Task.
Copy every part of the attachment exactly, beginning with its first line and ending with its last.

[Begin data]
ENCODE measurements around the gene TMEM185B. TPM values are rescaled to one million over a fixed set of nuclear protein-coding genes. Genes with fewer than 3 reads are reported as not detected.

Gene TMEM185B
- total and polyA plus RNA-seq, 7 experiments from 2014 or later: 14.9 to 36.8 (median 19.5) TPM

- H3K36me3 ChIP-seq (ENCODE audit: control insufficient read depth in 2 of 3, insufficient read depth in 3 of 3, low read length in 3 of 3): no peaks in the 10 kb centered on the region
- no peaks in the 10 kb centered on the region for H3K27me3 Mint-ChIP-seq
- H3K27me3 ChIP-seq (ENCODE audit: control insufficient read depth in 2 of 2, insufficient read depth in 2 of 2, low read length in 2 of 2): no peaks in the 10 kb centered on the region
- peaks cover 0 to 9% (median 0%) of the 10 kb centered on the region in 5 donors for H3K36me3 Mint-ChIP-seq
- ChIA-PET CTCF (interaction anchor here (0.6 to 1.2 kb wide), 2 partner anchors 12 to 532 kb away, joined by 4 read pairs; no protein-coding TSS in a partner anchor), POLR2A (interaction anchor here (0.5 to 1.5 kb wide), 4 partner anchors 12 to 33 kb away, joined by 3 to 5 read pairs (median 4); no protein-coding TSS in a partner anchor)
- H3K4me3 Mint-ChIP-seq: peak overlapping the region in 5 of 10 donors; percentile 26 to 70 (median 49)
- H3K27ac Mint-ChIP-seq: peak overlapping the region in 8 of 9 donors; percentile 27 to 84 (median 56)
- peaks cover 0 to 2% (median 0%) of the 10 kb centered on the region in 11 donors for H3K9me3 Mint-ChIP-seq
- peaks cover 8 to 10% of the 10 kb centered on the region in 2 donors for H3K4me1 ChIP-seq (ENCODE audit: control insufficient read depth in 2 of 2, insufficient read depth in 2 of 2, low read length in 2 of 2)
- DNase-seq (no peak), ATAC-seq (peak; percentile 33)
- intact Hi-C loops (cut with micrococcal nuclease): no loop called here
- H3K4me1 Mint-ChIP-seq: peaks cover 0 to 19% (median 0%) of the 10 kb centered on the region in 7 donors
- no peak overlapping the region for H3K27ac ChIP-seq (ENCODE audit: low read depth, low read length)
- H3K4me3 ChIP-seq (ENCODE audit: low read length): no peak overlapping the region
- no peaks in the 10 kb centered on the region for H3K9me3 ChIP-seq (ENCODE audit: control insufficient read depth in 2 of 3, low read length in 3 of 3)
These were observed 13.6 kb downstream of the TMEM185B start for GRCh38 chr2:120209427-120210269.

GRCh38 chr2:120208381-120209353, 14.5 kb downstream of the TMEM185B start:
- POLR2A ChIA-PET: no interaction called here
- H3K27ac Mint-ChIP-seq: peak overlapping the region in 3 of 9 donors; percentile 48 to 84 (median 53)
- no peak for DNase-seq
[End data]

ENCODE measurements around the gene TMEM185B. TPM values are rescaled to one million over a fixed set of nuclear protein-coding genes. Genes with fewer than 3 reads are reported as not detected.

Gene TMEM185B
- total and polyA plus RNA-seq, 7 experiments from 2014 or later: 14.9 to 36.8 (median 19.5) TPM

- H3K36me3 ChIP-seq (ENCODE audit: control insufficient read depth in 2 of 3, insufficient read depth in 3 of 3, low read length in 3 of 3): no peaks in the 10 kb centered on the region
- no peaks in the 10 kb centered on the region for H3K27me3 Mint-ChIP-seq
- H3K27me3 ChIP-seq (ENCODE audit: control insufficient read depth in 2 of 2, insufficient read depth in 2 of 2, low read length in 2 of 2): no peaks in the 10 kb centered on the region
- peaks cover 0 to 9% (median 0%) of the 10 kb centered on the region in 5 donors for H3K36me3 Mint-ChIP-seq
- ChIA-PET CTCF (interaction anchor here (0.6 to 1.2 kb wide), 2 partner anchors 12 to 532 kb away, joined by 4 read pairs; no protein-coding TSS in a partner anchor), POLR2A (interaction anchor here (0.5 to 1.5 kb wide), 4 partner anchors 12 to 33 kb away, joined by 3 to 5 read pairs (median 4); no protein-coding TSS in a partner anchor)
- H3K4me3 Mint-ChIP-seq: peak overlapping the region in 5 of 10 donors; percentile 26 to 70 (median 49)
- H3K27ac Mint-ChIP-seq: peak overlapping the region in 8 of 9 donors; percentile 27 to 84 (median 56)
- peaks cover 0 to 2% (median 0%) of the 10 kb centered on the region in 11 donors for H3K9me3 Mint-ChIP-seq
- peaks cover 8 to 10% of the 10 kb centered on the region in 2 donors for H3K4me1 ChIP-seq (ENCODE audit: control insufficient read depth in 2 of 2, insufficient read depth in 2 of 2, low read length in 2 of 2)
- DNase-seq (no peak), ATAC-seq (peak; percentile 33)
- intact Hi-C loops (cut with micrococcal nuclease): no loop called here
- H3K4me1 Mint-ChIP-seq: peaks cover 0 to 19% (median 0%) of the 10 kb centered on the region in 7 donors
- no peak overlapping the region for H3K27ac ChIP-seq (ENCODE audit: low read depth, low read length)
- H3K4me3 ChIP-seq (ENCODE audit: low read length): no peak overlapping the region
- no peaks in the 10 kb centered on the region for H3K9me3 ChIP-seq (ENCODE audit: control insufficient read depth in 2 of 3, low read length in 3 of 3)
These were observed 13.6 kb downstream of the TMEM185B start for GRCh38 chr2:120209427-120210269.

GRCh38 chr2:120208381-120209353, 14.5 kb downstream of the TMEM185B start:
- POLR2A ChIA-PET: no interaction called here
- H3K27ac Mint-ChIP-seq: peak overlapping the region in 3 of 9 donors; percentile 48 to 84 (median 53)
- no peak for DNase-seq